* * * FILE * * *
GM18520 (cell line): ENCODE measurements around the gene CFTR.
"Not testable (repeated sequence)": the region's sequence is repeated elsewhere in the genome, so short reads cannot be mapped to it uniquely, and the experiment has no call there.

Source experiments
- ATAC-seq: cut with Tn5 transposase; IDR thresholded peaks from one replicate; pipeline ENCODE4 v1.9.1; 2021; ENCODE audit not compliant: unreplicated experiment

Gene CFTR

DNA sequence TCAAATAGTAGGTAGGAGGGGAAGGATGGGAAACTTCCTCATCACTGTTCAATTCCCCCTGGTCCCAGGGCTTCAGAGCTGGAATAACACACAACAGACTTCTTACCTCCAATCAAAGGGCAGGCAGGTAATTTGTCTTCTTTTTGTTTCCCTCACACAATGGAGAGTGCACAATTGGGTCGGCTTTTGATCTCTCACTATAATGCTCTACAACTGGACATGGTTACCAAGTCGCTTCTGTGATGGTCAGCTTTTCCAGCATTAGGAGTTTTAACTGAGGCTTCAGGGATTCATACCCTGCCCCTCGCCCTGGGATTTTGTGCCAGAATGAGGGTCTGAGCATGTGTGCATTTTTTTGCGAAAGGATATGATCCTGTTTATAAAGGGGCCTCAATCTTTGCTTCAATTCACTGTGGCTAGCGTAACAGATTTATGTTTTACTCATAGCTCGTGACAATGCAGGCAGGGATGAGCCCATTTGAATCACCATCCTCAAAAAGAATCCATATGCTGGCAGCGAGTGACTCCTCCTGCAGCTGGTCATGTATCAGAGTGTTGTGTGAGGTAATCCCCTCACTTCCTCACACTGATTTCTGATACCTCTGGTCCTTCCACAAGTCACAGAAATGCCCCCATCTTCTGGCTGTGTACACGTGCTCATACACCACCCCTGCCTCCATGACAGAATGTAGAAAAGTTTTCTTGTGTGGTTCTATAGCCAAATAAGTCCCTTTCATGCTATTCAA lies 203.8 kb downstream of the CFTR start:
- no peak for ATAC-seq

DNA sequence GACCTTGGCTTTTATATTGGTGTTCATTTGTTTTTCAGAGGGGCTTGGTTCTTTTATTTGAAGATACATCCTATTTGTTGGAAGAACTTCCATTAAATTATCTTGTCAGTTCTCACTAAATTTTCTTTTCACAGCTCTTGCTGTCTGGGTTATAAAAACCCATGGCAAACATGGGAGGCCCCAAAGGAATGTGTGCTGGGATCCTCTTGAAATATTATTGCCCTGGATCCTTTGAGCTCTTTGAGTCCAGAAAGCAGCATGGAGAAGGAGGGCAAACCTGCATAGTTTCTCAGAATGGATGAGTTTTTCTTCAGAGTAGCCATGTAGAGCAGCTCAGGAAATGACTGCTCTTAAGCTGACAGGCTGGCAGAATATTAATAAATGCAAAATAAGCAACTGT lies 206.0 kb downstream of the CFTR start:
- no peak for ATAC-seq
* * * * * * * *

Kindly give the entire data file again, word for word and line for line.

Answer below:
GM18520 (cell line): ENCODE measurements around the gene CFTR.
"Not testable (repeated sequence)": the region's sequence is repeated elsewhere in the genome, so short reads cannot be mapped to it uniquely, and the experiment has no call there.

Source experiments
- ATAC-seq: cut with Tn5 transposase; IDR thresholded peaks from one replicate; pipeline ENCODE4 v1.9.1; 2021; ENCODE audit not compliant: unreplicated experiment

Gene CFTR

DNA sequence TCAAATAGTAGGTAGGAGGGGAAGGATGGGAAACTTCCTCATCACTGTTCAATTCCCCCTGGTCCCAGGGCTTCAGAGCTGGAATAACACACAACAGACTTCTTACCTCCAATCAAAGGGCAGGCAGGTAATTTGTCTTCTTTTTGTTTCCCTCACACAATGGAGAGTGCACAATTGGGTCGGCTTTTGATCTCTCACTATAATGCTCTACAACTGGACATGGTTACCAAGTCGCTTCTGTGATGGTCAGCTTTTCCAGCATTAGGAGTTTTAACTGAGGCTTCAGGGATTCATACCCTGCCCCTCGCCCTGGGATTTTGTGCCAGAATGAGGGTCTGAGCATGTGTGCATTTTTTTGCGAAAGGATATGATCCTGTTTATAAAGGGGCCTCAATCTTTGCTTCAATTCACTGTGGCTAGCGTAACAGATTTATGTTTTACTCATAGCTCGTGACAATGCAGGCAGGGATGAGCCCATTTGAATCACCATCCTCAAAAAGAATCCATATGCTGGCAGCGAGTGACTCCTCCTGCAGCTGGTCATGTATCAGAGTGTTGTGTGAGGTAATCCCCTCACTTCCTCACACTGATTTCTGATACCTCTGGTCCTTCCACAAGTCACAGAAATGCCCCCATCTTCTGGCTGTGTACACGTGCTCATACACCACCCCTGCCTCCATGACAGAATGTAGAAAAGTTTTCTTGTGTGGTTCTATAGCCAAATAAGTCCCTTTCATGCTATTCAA lies 203.8 kb downstream of the CFTR start:
- no peak for ATAC-seq

DNA sequence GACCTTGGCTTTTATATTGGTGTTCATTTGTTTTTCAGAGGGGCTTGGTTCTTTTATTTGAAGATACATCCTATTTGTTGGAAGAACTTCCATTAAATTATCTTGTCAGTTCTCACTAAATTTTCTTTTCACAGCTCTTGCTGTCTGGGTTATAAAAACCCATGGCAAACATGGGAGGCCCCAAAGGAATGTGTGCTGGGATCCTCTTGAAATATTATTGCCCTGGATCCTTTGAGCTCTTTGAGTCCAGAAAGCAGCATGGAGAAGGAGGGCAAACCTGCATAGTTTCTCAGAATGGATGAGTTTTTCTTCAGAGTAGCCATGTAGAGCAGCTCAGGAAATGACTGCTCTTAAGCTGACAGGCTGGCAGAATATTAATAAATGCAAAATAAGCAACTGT lies 206.0 kb downstream of the CFTR start:
- no peak for ATAC-seq